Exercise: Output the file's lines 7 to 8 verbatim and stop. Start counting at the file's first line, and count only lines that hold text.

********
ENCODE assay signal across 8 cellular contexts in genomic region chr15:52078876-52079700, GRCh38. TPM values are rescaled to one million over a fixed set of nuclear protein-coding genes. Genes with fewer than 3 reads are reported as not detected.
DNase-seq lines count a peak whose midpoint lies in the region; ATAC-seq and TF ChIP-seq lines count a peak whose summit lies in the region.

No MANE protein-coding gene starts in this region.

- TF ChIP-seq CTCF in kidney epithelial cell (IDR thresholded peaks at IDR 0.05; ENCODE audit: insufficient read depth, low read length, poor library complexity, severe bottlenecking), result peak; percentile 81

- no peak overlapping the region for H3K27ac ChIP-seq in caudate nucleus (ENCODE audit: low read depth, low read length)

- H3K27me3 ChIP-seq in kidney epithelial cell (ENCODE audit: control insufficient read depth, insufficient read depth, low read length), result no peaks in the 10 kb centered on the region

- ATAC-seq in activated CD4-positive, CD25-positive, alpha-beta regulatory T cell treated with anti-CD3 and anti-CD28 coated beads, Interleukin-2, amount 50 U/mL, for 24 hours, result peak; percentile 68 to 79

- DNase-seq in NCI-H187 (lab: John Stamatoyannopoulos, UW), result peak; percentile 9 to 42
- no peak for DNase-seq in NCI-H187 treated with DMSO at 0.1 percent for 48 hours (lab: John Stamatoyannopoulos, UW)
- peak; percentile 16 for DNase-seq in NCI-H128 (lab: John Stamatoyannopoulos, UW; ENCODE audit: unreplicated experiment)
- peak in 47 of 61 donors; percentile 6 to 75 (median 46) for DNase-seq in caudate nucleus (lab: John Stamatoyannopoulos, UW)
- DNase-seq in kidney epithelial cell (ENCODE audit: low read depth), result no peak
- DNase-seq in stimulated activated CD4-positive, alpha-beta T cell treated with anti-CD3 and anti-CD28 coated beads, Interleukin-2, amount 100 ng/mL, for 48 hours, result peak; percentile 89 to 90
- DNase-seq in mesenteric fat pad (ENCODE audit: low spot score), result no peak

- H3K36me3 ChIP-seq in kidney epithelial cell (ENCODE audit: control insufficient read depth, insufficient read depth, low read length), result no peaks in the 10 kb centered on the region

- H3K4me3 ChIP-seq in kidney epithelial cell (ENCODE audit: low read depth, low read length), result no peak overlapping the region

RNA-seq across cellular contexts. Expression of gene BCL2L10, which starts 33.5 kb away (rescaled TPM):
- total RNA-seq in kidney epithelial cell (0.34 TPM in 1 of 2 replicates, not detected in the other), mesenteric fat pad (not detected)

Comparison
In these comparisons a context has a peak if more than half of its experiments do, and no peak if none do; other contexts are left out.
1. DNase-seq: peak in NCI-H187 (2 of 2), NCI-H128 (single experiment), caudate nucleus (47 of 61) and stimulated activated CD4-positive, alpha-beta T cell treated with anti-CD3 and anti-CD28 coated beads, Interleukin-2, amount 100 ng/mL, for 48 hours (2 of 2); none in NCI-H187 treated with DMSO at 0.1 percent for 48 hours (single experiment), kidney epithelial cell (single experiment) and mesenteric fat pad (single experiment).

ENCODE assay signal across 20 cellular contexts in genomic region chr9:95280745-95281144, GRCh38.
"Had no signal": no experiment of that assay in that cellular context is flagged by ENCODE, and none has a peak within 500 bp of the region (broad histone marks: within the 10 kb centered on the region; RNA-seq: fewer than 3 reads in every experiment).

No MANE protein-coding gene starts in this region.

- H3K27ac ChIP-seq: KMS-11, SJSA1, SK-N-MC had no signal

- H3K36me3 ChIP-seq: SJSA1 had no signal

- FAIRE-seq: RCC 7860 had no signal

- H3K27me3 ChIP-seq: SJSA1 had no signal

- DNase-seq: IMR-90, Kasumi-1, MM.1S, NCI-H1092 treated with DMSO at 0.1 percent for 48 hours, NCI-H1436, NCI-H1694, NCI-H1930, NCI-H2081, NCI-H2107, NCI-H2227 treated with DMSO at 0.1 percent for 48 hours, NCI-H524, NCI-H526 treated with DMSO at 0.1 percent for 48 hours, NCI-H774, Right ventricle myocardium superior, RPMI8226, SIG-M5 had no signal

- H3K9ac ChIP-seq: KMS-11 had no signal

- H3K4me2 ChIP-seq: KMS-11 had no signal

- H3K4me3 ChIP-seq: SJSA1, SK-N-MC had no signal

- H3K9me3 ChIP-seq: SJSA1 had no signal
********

- ATAC-seq in activated CD4-positive, CD25-positive, alpha-beta regulatory T cell treated with anti-CD3 and anti-CD28 coated beads, Interleukin-2, amount 50 U/mL, for 24 hours, result peak; percentile 68 to 79

- DNase-seq in NCI-H187 (lab: John Stamatoyannopoulos, UW), result peak; percentile 9 to 42